When we buy an original samurai armor, we usually begin to evaluate the kabuto (samurai helmet), which can give us an initial indication of the general quality of the yoroi. The eyes then move on the menpō (samurai mask) and finally on the dō (cuirass), which is generally coordinated in the style with the sode (shoulder guards). The remaining three elements generally do not have qualitative features worthy of note, but we must observe them carefully because sometimes these armor’s parts offer really interesting points of evaluation.
First of all, it’s worth knowing that these three elements are combined with the term "sangu". Specifically, these protections are:
Kote and suneate are usually coordinated and have a homogeneous style, especially for the plates that protect the forearm and shins. The qualitative elements that we must evaluate on these armor’s parts are normally the decorations that can be added to the plates. These are generally of three types: uchidashi, which are embossed designs, kirigane, cut out decorations applied on the plates, or painted in maki-e gold lacquer. These were introduced already in the Muromachi period by the smiths of the Haruta school and spread among the armorers of the associated schools, primarily those of Saika and Kaga regions.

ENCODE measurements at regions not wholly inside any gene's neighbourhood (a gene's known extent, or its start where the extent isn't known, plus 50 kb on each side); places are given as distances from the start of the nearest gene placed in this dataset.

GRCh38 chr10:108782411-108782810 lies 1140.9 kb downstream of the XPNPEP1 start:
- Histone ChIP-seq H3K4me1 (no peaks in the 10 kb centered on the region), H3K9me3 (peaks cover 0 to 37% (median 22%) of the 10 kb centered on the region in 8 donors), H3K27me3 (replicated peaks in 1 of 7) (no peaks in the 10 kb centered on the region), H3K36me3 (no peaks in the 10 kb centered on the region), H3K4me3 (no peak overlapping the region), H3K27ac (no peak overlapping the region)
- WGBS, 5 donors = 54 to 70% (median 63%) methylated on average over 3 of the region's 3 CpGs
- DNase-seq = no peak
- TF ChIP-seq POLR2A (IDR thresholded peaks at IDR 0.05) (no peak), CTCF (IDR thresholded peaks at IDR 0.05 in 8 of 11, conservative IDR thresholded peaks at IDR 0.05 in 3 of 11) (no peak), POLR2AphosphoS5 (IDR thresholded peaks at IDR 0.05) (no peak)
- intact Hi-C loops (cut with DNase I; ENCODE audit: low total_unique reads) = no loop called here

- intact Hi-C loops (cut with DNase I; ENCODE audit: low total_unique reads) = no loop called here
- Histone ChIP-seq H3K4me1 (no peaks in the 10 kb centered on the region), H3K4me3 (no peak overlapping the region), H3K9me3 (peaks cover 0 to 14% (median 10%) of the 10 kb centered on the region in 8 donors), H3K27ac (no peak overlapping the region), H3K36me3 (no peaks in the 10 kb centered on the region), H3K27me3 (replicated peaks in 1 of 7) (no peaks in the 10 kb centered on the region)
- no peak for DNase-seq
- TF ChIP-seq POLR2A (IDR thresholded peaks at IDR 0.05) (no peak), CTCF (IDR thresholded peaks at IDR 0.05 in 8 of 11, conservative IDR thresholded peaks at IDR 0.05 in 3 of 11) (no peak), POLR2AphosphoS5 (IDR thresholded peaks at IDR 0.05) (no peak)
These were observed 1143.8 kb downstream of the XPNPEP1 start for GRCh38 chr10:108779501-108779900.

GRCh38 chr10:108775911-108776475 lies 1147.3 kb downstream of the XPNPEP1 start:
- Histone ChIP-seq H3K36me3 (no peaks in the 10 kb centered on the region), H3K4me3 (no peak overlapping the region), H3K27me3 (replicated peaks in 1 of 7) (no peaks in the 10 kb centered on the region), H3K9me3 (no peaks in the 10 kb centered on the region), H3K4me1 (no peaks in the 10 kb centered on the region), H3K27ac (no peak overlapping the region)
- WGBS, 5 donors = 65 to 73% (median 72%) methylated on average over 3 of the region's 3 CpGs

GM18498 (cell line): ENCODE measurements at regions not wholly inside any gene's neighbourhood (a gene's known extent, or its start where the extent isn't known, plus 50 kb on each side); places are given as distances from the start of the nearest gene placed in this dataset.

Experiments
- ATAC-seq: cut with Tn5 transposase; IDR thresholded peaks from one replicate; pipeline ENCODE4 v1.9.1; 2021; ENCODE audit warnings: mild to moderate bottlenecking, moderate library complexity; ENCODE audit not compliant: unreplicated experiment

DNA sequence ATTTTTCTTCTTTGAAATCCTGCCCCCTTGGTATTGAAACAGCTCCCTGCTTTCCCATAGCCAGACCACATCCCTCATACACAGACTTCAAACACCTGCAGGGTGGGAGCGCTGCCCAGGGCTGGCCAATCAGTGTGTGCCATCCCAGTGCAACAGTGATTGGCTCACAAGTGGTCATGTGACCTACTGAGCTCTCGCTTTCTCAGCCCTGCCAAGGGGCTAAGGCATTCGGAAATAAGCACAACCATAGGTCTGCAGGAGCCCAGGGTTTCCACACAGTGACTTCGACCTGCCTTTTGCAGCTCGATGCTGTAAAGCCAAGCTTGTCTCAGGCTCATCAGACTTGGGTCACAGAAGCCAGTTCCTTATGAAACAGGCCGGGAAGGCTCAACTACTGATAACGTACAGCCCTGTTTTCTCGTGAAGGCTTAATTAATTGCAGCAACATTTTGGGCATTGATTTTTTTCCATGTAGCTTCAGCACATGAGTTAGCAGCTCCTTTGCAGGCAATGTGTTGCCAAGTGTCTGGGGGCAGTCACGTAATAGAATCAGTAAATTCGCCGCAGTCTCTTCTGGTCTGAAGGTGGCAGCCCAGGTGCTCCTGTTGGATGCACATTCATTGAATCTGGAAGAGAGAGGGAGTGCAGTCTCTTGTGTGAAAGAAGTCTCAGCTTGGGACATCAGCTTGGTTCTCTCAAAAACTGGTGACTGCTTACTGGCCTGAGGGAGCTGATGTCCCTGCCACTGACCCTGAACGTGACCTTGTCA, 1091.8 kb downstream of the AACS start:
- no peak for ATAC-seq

Sometimes the kote can carry on the hand protection (tekko) the heraldic symbol (kamon) of the original clan of the samurai.
The haidate, although classifiable with numerous variants, appears substantially as a reinforced chain-mail or as a flat surface of overlapping plates. In this case the large lacquer areas offer the ground for lacquer decorations, which can carry the simple samurai kamon or complex decorative figures made in maki-e urushi lacquer.